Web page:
The roads go on and on but it was drizzling with rain and nice and cool. This was easier than in scorching sunshine. We ran fast in our suits which have very thin and flexible legs. I remembered to eat, feeling like I was going overboard but knowing I really wasn’t. It made such a difference, I kept my head and did not feel like having a little sit down!
With two or three km to go I felt that the tension in the tow cord was getting stronger and more persistent. We hadn’t been talking much as there was no need and it was better to concentrate on what we were doing and where we were putting our feet. I silently willed Izzy to keep going and told her how far it was. She didn’t quite believe me, because this run is a little shorter than advertised, so you have to trust experience!
It was true though, and we were so delighted to finally get to a swim, chattering excitedly to the marshals. We remembered these sections as a series of short, easy and refreshing swims with some fiddly running in between. The marshals told us to look at the current – it was like a river running left to right. The coast jutted out to our left, so I followed it as far as possible before launching ourselves across. It was hard work but not too bad in the end. I was happy my arms did not feel as tired as they had before we did the long run!
We approached the next swim – 350m. There was no marshal but we could see the current again. It looked so strong and this time there was no protection. I hesitated, not wanting to get in. We looked across and I decided to aim for a small hut to the left of the flag. The swim seemed to start well, and I sighted often to make sure we were still on track.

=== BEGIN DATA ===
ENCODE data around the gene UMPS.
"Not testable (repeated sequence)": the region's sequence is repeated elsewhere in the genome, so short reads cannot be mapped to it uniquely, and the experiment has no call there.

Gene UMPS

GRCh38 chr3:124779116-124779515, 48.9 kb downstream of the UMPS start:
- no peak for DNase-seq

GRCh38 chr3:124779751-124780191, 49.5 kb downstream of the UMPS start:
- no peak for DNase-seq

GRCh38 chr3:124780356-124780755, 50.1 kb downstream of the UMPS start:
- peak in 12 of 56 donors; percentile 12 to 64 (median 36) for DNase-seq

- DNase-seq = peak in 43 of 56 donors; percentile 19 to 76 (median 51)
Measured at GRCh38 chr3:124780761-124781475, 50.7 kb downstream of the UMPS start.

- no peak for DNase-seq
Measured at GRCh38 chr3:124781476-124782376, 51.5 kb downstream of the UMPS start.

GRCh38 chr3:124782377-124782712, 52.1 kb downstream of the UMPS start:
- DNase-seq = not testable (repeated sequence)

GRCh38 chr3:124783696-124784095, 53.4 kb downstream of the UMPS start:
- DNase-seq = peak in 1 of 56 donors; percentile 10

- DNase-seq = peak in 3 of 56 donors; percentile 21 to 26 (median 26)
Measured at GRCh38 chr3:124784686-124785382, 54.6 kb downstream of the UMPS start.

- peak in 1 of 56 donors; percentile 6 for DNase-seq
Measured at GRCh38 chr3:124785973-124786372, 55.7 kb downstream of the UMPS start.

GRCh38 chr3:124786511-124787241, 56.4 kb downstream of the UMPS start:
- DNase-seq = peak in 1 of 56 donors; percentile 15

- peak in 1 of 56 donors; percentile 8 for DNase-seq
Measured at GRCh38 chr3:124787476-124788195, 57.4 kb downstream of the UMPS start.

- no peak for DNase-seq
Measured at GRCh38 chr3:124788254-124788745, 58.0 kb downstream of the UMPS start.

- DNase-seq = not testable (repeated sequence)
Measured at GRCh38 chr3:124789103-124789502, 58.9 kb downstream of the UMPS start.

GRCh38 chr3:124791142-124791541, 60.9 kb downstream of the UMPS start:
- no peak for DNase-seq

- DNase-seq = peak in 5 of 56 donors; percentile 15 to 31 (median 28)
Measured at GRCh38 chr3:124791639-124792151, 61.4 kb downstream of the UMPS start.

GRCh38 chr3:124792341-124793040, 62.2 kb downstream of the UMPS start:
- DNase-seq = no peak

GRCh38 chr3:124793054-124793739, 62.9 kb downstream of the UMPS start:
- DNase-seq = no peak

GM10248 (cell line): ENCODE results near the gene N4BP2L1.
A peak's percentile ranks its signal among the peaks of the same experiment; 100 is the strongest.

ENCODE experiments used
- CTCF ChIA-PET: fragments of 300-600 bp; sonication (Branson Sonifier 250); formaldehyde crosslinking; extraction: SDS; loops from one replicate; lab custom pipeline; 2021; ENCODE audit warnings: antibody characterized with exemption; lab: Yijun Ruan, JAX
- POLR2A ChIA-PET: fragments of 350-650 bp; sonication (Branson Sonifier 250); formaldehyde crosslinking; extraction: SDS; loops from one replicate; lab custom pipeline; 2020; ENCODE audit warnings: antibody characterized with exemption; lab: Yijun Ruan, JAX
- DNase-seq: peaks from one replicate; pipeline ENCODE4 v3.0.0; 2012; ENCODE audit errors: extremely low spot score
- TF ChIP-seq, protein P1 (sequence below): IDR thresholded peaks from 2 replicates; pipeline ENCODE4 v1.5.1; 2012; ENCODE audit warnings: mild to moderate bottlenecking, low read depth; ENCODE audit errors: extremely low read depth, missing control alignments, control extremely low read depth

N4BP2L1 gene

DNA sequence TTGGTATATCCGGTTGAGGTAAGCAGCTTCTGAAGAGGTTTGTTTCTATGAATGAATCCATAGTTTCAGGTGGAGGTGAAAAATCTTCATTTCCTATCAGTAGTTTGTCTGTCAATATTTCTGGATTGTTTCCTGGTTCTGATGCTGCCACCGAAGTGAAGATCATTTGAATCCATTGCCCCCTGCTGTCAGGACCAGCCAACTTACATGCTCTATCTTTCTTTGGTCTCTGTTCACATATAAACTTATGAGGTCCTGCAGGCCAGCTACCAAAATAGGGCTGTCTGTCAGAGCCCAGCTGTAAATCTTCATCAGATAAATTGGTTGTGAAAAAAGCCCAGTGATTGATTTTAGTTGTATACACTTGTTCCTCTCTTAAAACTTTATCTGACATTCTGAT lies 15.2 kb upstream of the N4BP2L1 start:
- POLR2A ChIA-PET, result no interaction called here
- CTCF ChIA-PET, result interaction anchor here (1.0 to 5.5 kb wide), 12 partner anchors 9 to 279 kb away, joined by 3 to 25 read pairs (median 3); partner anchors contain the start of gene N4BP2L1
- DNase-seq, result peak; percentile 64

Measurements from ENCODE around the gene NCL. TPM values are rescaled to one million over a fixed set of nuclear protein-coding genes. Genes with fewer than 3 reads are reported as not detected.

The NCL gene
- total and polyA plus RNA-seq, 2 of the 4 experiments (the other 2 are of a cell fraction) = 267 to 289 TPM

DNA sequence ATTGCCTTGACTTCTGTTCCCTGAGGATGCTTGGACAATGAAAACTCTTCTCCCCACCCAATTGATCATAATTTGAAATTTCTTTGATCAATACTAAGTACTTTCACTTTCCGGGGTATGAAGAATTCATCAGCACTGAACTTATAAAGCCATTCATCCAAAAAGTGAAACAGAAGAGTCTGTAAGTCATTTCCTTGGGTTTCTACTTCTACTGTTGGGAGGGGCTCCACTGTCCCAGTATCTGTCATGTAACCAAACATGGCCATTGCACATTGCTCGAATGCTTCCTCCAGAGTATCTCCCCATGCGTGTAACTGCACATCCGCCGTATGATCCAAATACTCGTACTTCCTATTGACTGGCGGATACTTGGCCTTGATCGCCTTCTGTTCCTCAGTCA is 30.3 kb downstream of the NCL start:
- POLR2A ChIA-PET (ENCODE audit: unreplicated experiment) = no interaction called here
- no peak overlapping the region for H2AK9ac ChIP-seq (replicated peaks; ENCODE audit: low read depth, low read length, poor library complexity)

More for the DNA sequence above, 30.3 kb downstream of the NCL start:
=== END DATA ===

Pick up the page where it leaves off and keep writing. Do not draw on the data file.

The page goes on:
Suddenly, about 50m from shore, the current accelerated and seemed to catch us without warning. We were sliding to the right at high speed! I pulled with all my might and could feel the tow going tight behind me. I was picturing Izzy swinging away from me in the current. We passed the flag where we needed to land and the adrenaline was coursing through me. As I breathed to the right I could see the island does stick out a little – I thought if we could just get in line with those rocks then if we got pulled along we should hit them – if we didn’t get washed around instead! I didn’t want to find out and in my haste started to kick my legs. It might have been counter-productive as then my pull buoy popped out and was bobbing next to me – still attached but ineffective and in the way. I could see the bottom but couldn’t reach it. Izzy told me she tried to put her feet down and failed. There was someone standing on shore but I didn’t pause to look if he had instructions. I daren’t stop throwing my arms over, knowing that as soon as I did we’d be pulled away from where we needed to be without any chance of swimming against the current.